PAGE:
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The Performance Economy




Palgrave Macmillan, Hampshire RG21 6XS, U.K.



Walter R. Stahel



The Performance Economy

Year of Publication


2010 (Second Edition)









Krishna B. Misra



Review published in IJPE, Vol. 7, No. 6, November 2011, p. 572.



The book consists of the following 4 chapters followed by a Foreword and Authors’ Preface:


Preliminaries: List of Tables, List of Figures, Acknowledgements, List of Abbreviations/ Glossary

11 Pages


02 Pages

Chapter 1


85 Pages

Chapter 2

Selling Performance

93 Pages

Chapter 3

Managing Performance over Time

90 Pages

Chapter 4

Sustainability and the Performance

19 Pages


06 Pages


05 Pages


51 Pages



Among the several books reviewed by the Editor so far, for the benefit of readers of this journal, this book stands out distinctly related to the theme and scope of the International Journal of Performability Engineering (IJPE). The reviewer, therefore, like to recommend this book to all the readers and subscribers of the IJPE to give it a careful and thorough study. The author of the book has been the founder Director of the Product-Life 978-0-230-58466-2Institute of Geneva, which is the Europe’s oldest sustainability-based consultancy organization and has had a very vast experience in the field. He is also visiting professor to universities in England and Japan. This book is a must for all those who are concerned with the performance of systems, products and services for these not only to be dependable but also sustainable. Sustainability will eventually become the driving force of all economic activity in the 21st Century. For instance, the strategy of dematerialization can help greatly in meeting sustainability requirements. At present, the population of the top 20 % rich countries are consuming 80% of the world resources. If all people of the world have equal access to resources, the affluent nations must reduce their consumption by a factor of 10. “Resource trading right’, similar to “pollution rights” and the proposed CO2 emission restrictions could balance the problem of over and under consumption of resources in the world. In another example, waste management in Germany costs the economy (and thus contributes to GNP) in excess of US$ 545 billion per year. Therefore waste prevention for sustainability could reduce the need for this management cost and contribute to national savings.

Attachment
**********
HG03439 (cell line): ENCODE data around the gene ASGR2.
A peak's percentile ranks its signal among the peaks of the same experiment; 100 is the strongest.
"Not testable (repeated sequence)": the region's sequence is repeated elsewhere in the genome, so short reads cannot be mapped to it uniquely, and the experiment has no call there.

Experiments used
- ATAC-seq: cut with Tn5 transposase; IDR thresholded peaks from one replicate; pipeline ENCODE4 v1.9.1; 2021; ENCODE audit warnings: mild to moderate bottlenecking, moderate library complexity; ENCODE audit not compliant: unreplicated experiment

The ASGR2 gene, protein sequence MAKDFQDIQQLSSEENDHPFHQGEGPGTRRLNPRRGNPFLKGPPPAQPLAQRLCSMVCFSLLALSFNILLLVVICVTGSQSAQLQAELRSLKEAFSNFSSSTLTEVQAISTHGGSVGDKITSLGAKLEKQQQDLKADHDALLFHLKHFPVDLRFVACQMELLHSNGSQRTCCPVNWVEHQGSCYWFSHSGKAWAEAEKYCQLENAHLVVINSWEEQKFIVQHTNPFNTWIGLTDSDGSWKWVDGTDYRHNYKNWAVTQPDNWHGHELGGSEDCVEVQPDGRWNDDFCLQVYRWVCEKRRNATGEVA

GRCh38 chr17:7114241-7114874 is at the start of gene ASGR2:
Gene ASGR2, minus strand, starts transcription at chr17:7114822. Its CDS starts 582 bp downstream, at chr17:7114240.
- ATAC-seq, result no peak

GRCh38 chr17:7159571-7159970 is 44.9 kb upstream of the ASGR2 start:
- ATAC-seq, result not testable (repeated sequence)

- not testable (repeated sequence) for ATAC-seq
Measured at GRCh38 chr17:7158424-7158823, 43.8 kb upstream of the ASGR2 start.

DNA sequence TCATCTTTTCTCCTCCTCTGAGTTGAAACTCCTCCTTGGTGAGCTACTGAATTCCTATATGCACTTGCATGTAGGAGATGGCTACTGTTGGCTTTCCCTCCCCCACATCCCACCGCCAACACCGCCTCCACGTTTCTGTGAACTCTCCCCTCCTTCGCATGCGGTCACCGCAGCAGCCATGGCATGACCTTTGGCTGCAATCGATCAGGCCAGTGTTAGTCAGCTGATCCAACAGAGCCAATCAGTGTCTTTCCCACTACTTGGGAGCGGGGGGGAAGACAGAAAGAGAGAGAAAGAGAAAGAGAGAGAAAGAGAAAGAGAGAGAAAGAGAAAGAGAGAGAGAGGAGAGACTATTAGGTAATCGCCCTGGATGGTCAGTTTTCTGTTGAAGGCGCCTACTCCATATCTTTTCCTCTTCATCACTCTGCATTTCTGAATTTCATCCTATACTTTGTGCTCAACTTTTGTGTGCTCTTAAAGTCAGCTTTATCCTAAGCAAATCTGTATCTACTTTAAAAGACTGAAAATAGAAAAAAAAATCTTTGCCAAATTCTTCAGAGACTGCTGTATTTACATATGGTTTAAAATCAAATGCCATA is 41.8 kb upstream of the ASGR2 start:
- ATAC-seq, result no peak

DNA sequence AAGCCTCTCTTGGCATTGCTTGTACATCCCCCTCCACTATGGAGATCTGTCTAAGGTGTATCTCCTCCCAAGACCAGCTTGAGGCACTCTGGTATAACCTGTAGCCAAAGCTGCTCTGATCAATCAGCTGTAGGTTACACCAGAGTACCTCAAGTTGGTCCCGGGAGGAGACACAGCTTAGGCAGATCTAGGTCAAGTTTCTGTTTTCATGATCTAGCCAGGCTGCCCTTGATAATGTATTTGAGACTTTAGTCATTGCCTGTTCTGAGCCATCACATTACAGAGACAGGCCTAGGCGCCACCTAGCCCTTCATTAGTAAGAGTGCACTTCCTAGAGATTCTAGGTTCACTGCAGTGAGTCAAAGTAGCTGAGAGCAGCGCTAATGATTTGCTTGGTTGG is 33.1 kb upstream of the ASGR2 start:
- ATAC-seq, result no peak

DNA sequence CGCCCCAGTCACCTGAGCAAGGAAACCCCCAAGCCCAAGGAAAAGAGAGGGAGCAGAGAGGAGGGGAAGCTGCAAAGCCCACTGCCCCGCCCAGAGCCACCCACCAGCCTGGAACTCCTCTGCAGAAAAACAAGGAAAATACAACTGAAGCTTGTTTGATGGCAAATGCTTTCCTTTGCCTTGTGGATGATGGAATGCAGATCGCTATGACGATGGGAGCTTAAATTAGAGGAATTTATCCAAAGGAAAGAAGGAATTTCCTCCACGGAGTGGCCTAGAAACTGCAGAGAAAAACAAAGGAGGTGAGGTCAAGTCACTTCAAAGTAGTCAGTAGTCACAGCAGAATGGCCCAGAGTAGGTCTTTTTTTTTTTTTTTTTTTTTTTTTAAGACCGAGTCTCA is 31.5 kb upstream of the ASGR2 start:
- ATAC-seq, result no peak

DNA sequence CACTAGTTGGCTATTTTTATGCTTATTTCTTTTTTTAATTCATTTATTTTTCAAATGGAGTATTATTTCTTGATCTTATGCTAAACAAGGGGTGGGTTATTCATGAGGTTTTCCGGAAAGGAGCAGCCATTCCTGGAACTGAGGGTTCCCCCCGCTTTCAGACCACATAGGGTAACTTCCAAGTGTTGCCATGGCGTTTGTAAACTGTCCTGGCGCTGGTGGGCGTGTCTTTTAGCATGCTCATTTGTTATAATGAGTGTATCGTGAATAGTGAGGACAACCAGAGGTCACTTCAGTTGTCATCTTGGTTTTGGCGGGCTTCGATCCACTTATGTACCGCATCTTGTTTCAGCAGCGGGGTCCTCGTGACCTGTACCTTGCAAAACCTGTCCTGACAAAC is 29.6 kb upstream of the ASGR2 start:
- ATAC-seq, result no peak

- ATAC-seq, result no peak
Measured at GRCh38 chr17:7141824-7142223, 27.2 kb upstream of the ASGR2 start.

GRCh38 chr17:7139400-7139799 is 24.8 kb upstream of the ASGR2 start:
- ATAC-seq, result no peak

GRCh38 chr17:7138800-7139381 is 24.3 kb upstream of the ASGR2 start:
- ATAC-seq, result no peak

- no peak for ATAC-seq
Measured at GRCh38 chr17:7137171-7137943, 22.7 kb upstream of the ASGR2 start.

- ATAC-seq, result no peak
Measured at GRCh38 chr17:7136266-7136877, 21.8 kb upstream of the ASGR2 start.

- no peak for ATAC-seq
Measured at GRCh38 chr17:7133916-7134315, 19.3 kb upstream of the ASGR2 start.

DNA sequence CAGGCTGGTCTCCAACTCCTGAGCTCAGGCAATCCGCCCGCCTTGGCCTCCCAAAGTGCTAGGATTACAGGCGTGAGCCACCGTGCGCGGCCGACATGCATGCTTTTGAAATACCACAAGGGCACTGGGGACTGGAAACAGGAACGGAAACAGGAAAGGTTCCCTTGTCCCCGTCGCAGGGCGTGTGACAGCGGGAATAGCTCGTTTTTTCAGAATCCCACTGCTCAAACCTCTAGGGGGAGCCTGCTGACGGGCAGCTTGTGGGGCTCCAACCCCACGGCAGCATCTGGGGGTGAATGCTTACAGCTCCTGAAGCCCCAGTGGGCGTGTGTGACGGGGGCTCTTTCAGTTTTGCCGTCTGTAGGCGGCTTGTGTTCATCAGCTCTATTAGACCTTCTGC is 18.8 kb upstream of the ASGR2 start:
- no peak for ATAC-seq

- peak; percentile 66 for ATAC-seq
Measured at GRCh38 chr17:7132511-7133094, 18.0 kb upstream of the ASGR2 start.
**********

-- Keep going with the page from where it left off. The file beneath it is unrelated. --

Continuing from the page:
The implementation of nature conservation, limiting toxicity, resource productivity, social ecology and cultural ecology can lead to sustainability era in the coming years. The book is full of wealth of information and replete with live examples to drive home the point, the author is trying to make. This makes the reading of the book more interesting and enjoyable.


The economic objective of the performance economy (PE) is to create the highest possible use value for the longest possible time so as to provide lowest material input per year (MIPS) of service, while consuming as few material resources and energy as possible. This allows PE to be considerably more sustainable, or dematerialized, than the present industrial economy, which is focused on production and related material flows as its principal means to create wealth. Whereas industrial economy offers product’s value in $/ kg, the performance economy offers product’s value in million $/kg. For example, the author quotes that between 1992 and 2003, the resource productivity in the manufacture of memory devices increased to 10,000-times. Newer technologies such as bio- and nano- technologies have shifted industrial economy towards performance economy as both help create products with much higher value-per-weight. The PE is based on the following tenets of creating wealth from knowledge, exploiting scientific and technological developments, incorporating prevention and sufficiency strategies and last but not the least, on finding smart solutions for systems.


Krishna B. Misra


Review published in the International Journal of Performability Engineering, Vol. 7, No. 6, November 2011, p. 572.


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